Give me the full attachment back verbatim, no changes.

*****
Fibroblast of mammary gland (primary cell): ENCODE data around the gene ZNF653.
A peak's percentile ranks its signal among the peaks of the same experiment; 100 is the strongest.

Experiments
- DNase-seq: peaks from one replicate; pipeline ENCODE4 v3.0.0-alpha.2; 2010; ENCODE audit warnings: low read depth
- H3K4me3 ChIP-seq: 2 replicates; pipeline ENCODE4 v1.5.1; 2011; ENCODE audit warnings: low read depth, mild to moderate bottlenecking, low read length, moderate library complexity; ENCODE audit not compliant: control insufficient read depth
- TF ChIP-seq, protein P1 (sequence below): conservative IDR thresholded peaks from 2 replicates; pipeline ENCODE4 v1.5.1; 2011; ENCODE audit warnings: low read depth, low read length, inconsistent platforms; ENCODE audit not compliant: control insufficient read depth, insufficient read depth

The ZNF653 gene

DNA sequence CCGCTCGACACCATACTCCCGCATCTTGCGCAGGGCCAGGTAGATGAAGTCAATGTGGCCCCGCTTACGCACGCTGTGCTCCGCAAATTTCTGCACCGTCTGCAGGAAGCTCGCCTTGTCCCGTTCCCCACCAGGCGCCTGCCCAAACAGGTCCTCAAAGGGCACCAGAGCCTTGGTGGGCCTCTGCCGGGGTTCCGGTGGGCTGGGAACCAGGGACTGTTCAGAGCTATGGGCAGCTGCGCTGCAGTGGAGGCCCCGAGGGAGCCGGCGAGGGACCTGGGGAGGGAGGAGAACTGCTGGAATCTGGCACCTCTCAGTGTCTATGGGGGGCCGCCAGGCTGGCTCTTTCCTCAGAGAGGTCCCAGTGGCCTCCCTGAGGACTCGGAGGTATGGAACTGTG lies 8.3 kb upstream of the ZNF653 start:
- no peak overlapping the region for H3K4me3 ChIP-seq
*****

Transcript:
Fibroblast of mammary gland (primary cell): ENCODE data around the gene ZNF653.
A peak's percentile ranks its signal among the peaks of the same experiment; 100 is the strongest.

Experiments
- DNase-seq: peaks from one replicate; pipeline ENCODE4 v3.0.0-alpha.2; 2010; ENCODE audit warnings: low read depth
- H3K4me3 ChIP-seq: 2 replicates; pipeline ENCODE4 v1.5.1; 2011; ENCODE audit warnings: low read depth, mild to moderate bottlenecking, low read length, moderate library complexity; ENCODE audit not compliant: control insufficient read depth
- TF ChIP-seq, protein P1 (sequence below): conservative IDR thresholded peaks from 2 replicates; pipeline ENCODE4 v1.5.1; 2011; ENCODE audit warnings: low read depth, low read length, inconsistent platforms; ENCODE audit not compliant: control insufficient read depth, insufficient read depth

The ZNF653 gene

DNA sequence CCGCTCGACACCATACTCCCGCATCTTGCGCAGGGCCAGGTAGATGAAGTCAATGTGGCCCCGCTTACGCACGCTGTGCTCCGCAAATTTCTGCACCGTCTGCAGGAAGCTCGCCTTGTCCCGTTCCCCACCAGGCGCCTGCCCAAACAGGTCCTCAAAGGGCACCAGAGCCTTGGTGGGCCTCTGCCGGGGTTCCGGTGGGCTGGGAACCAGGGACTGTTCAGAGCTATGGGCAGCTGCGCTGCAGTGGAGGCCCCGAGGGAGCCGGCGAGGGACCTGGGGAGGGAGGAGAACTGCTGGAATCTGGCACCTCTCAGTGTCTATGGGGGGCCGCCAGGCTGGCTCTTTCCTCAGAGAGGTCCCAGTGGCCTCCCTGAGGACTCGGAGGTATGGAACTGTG lies 8.3 kb upstream of the ZNF653 start:
- no peak overlapping the region for H3K4me3 ChIP-seq